MEQUON - Concordia University Wisconsin's new academic building at the Mequon campus will be called the Robert W. Plaster Free Enterprise Center.
The Robert W. Plaster Foundation donated a "naming gift" to the college, according to Concordia's website. The gift was to support Concordia's vision of promoting "free market principles across the disciplines of healthcare, education, science, technology, and the arts."
The new building, announced in October, will house Concordia's Batterman School of Business with lecture halls and classrooms. The 52-foot high, four-story, 85,000-square-foot building will feature glass architecture overlooking Lake Michigan. It will also be connected to the existing Luther building.
The Robert W. Plaster Foundation will offer opportunities for speaker series' and conferences in the center. Additionally, the center will "develop free-market-based healthcare solutions through our functioning clinic and healthcare startup incubator."
"We are so pleased to be involved in this project,” said Dolly Clement, the daughter of Plaster and executive director of the Robert W. Plaster Foundation. “My father grew up in poverty and wanted a college education because he knew it would give him a better start toward improving his life. After only three semesters of junior college, he had to quit and go to work full-time in order to make ends meet.”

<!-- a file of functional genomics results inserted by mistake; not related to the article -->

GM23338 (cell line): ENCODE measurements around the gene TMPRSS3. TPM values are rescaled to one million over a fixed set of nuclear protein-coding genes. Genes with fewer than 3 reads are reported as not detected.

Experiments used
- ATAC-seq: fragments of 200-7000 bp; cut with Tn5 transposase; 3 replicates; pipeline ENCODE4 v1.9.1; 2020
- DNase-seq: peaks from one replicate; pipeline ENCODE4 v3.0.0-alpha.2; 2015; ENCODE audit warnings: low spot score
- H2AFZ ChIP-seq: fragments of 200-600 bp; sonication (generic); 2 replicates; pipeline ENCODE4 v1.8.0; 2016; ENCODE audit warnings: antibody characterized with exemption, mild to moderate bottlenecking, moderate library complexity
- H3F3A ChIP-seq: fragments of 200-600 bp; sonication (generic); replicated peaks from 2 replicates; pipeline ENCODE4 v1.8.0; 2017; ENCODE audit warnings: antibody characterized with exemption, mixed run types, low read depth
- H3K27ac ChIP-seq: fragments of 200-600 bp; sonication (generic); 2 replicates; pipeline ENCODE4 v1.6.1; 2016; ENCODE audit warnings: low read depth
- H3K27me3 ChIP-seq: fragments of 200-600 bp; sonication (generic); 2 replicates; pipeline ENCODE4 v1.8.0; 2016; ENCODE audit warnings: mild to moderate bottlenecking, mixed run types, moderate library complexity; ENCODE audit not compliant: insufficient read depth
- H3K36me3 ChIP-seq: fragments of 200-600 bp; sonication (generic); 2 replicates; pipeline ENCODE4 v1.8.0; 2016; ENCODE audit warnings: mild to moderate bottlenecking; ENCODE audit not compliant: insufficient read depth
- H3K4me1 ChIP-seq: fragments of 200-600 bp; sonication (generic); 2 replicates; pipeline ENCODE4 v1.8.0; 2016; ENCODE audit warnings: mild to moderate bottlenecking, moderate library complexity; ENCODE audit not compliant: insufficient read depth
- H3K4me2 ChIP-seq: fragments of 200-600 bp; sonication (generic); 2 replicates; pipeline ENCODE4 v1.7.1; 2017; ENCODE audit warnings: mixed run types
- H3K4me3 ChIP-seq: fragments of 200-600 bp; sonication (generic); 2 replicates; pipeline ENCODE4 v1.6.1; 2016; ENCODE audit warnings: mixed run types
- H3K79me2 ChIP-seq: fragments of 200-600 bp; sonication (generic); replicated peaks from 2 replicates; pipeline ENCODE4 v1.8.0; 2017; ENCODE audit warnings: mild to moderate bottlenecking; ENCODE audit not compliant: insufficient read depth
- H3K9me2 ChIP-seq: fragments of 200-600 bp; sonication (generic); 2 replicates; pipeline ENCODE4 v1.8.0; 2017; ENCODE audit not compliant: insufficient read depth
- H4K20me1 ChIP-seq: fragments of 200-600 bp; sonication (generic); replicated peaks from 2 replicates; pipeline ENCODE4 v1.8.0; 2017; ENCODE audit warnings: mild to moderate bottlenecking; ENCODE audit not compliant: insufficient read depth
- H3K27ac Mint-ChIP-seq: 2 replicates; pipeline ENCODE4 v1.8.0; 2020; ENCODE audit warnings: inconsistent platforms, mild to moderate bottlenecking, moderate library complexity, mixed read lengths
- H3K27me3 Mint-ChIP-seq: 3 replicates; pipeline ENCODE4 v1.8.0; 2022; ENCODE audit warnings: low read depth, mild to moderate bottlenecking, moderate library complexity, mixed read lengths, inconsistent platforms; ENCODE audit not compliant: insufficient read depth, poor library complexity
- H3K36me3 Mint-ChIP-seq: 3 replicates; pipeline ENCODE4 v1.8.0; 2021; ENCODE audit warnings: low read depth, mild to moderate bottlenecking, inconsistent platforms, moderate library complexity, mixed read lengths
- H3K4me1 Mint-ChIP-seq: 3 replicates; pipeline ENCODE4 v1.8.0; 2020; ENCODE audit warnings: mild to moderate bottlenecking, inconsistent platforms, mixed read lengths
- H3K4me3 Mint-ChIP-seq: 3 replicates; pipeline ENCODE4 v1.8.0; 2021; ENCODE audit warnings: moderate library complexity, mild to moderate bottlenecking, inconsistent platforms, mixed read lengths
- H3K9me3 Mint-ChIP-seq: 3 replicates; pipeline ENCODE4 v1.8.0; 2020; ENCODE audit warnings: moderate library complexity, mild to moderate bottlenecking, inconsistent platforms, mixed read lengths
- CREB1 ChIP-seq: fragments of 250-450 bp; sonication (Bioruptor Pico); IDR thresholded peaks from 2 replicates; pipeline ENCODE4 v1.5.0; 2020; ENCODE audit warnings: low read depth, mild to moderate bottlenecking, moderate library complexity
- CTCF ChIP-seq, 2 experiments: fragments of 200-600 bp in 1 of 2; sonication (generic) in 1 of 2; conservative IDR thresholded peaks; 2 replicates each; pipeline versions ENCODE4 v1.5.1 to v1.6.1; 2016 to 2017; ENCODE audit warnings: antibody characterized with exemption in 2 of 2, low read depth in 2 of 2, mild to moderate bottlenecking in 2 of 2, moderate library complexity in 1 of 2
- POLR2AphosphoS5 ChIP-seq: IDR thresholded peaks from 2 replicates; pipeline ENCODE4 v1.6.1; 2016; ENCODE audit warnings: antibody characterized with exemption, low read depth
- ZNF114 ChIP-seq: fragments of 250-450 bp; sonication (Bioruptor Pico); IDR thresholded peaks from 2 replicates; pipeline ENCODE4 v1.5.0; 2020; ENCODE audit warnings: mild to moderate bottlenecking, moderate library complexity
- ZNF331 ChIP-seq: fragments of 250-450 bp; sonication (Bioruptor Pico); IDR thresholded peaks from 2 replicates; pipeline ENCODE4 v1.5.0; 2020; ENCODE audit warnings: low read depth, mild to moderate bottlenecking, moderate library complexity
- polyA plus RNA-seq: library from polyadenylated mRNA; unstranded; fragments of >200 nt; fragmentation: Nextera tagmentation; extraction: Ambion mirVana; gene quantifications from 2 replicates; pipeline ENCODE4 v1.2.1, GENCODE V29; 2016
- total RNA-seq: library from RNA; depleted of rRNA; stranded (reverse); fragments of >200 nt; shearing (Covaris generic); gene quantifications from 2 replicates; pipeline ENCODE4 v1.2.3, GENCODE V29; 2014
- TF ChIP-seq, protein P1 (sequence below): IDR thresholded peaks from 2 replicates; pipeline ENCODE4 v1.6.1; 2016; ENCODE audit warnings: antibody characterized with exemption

Clement said her father started Empire Gas Corporation in 1963, selling it in 1996.
"Once dad had some success in business, he wanted to help students like himself, who wanted an education but could not afford it," Clement said. "That is why, in 1983, he founded the Robert W. Plaster Foundation to fund capital projects for colleges and universities to help students get an education. We are so proud to have dad’s name on the building that will house Concordia’s Batterman School of Business.”
The mission of the Robert W. Plaster Foundation is to "promote expanded educational opportunities, pride in America, and belief in the free enterprise system, for the benefit of America’s youth through named capital projects," according to its website.
When the building was approved by Mequon's plan commission, Assistant Director of Community Development Jac Zader said the center was being built to consolidate a few uses already on campus into one building.
Plans allowed 65 parking stalls being added to the campus along with more options for additional parking down the line, if necessary.